Regulators are telling nine companies they won't be allowed to participate in a federal program meant to help them provide affordable Internet access to low-income consumers — weeks after those companies had been given the green light.
“These last-minute actions, which did not enjoy the support of the majority of commissioners at the time they were taken, should not bind us going forward,” he said.
The program, known as Lifeline, provides registered households with a $9.25-a-month credit, which can then be used to buy home Internet service. As many as 13 million Americans may be eligible for Lifeline that do not have broadband service at home, the FCC has found. Roughly 900 service providers participate in the Lifeline program.
For Kajeet Inc., one of the companies that was initially granted permission to provide service through Lifeline, the news comes as a blow.
“I’m most concerned about the children we serve,” said Kajeet founder Daniel Neal. “We partner with school districts — 41 states and the District of Columbia — to provide educational broadband so that poor kids can do their homework.”
Since becoming chairman last month, Pai has made closing the digital divide a central axis of his policy agenda. Although the vast majority of Americans have access to Internet service, there remain distinct gaps in U.S. broadband penetration, particularly among seniors, minorities and the poor. In his first address to FCC staff, Pai singled out the digital divide as one of the signature issues he hoped to address.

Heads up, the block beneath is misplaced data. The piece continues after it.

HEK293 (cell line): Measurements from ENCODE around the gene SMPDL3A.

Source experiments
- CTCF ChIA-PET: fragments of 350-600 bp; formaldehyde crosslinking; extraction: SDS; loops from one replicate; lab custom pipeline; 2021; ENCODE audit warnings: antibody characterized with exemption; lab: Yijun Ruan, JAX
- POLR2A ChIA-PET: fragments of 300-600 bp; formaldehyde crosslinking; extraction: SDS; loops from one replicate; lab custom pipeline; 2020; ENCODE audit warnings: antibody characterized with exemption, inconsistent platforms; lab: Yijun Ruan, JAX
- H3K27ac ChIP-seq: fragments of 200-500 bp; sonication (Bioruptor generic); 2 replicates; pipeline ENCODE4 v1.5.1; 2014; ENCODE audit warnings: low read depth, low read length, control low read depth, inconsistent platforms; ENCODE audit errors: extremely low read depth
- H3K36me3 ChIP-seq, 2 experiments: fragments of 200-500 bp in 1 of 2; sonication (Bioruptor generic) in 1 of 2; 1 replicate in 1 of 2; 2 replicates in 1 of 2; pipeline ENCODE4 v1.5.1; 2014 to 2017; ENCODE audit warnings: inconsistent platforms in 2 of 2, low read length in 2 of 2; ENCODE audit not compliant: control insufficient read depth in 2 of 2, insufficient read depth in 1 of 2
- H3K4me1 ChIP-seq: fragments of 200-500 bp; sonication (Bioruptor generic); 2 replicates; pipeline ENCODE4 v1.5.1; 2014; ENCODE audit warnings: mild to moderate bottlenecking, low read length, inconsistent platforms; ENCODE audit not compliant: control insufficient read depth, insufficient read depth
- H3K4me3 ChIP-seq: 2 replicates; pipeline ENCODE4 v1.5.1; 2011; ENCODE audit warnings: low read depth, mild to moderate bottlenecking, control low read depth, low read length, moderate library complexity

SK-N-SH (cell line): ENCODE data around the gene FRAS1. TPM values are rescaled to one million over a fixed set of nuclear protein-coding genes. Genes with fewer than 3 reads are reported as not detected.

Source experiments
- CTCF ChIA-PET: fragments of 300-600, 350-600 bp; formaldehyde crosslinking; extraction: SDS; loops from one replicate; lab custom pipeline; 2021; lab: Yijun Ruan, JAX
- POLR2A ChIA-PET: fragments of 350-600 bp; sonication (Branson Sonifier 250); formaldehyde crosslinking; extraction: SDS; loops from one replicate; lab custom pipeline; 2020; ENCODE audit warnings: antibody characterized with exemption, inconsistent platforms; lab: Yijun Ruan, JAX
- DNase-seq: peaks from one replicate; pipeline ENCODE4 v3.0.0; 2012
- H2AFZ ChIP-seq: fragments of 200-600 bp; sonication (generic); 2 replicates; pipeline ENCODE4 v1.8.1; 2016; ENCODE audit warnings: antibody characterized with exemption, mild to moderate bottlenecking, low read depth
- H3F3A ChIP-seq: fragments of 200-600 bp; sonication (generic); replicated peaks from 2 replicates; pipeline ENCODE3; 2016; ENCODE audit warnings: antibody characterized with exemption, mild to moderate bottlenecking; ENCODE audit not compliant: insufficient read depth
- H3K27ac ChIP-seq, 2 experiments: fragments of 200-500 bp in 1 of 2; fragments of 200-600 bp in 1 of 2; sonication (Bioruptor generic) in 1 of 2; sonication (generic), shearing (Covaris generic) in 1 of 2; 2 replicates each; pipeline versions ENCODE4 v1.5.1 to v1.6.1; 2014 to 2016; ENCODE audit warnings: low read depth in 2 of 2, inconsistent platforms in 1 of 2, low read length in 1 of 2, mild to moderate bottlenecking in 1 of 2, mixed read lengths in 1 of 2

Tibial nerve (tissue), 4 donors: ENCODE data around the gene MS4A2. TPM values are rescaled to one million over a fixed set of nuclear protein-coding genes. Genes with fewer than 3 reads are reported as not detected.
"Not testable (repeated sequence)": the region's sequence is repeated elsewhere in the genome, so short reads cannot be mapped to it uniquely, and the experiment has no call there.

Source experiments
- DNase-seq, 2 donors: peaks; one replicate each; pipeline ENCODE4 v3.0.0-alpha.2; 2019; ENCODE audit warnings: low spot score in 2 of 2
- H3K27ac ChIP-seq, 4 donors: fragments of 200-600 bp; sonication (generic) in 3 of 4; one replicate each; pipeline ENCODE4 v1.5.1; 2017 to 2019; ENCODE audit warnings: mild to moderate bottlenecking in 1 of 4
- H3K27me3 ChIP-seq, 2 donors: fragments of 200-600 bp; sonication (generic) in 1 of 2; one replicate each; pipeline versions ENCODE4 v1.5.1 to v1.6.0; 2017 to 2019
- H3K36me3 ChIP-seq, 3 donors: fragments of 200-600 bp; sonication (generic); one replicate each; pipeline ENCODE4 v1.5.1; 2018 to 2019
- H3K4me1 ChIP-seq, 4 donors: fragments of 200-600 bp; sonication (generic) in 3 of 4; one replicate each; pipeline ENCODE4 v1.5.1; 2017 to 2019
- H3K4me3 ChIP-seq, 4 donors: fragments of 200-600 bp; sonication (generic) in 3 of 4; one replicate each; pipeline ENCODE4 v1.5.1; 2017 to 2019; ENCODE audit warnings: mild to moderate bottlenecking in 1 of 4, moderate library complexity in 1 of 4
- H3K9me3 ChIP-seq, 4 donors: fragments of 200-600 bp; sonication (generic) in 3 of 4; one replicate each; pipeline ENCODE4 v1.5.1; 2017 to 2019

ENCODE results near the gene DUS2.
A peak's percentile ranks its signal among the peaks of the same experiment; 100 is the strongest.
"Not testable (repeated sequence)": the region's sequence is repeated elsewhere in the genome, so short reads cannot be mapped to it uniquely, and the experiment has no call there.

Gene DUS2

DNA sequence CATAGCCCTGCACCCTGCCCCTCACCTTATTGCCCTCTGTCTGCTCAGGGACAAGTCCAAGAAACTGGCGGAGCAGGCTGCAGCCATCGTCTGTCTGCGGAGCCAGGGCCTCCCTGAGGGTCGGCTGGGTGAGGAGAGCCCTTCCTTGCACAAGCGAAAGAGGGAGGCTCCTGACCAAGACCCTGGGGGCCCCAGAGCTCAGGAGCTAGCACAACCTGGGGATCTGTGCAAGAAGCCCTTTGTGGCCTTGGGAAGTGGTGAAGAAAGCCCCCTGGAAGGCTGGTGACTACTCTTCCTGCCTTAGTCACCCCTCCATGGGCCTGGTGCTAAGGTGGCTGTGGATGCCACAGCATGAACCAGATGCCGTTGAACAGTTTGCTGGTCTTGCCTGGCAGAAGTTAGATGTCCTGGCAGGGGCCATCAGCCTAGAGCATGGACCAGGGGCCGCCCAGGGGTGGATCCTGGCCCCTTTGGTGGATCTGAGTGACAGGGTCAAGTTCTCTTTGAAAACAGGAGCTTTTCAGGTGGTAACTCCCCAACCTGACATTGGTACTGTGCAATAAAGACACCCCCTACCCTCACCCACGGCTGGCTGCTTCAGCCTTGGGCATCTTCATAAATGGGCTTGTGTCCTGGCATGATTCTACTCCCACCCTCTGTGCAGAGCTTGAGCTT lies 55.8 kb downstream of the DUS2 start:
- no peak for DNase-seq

But Friday's move cuts against those remarks, according to some consumer advocates who argue the decision will make it harder for low-income Americans to access the Web.
"The most obvious fact in our society is that high-speed Internet is astronomically expensive for the middle-class and down," said Gene Kimmelman, president of the consumer advocacy group Public Knowledge. "So in any way limiting the Lifeline program, at this moment in time, exacerbates the digital divide. It doesn't address it in any positive way."
As many as eight other companies are also subject to the FCC's reversal, according to the text of the decision. The agency can freely reconsider decisions it's made on the matter within 30 days of making them. Four of the nine approvals were revoked in response to a complaint, while the remaining five were revoked within the 30-day window.
Until last year, Lifeline recipients could only apply their federal benefit toward landline and mobile voice service. Significant changes to the program under Wheeler let beneficiaries, for the first time, use their credits to purchase broadband. The expansion was opposed by Pai and other Republican officials, who argued that the measure did not do enough to rein in potential costs or to control waste, fraud and abuse. (Democrats claimed that recent reforms to the program had helped cut down on the latter.)
Revoking the nine approvals “would promote program integrity by providing the [FCC] with additional time to consider measures that might be necessary to prevent further waste, fraud, and abuse in the Lifeline program,” the decision said.
By stopping companies such as Kajeet from accessing the Lifeline program, Pai may be signaling his intention to apply more restrictions to the Lifeline program, policy analysts said. One such restriction could be a strict cap on the program's budget, which is indirectly funded through fees in the bills of telephone customers.
But, they added, those program changes may likely require a formal rulemaking at the FCC, a process that could take months.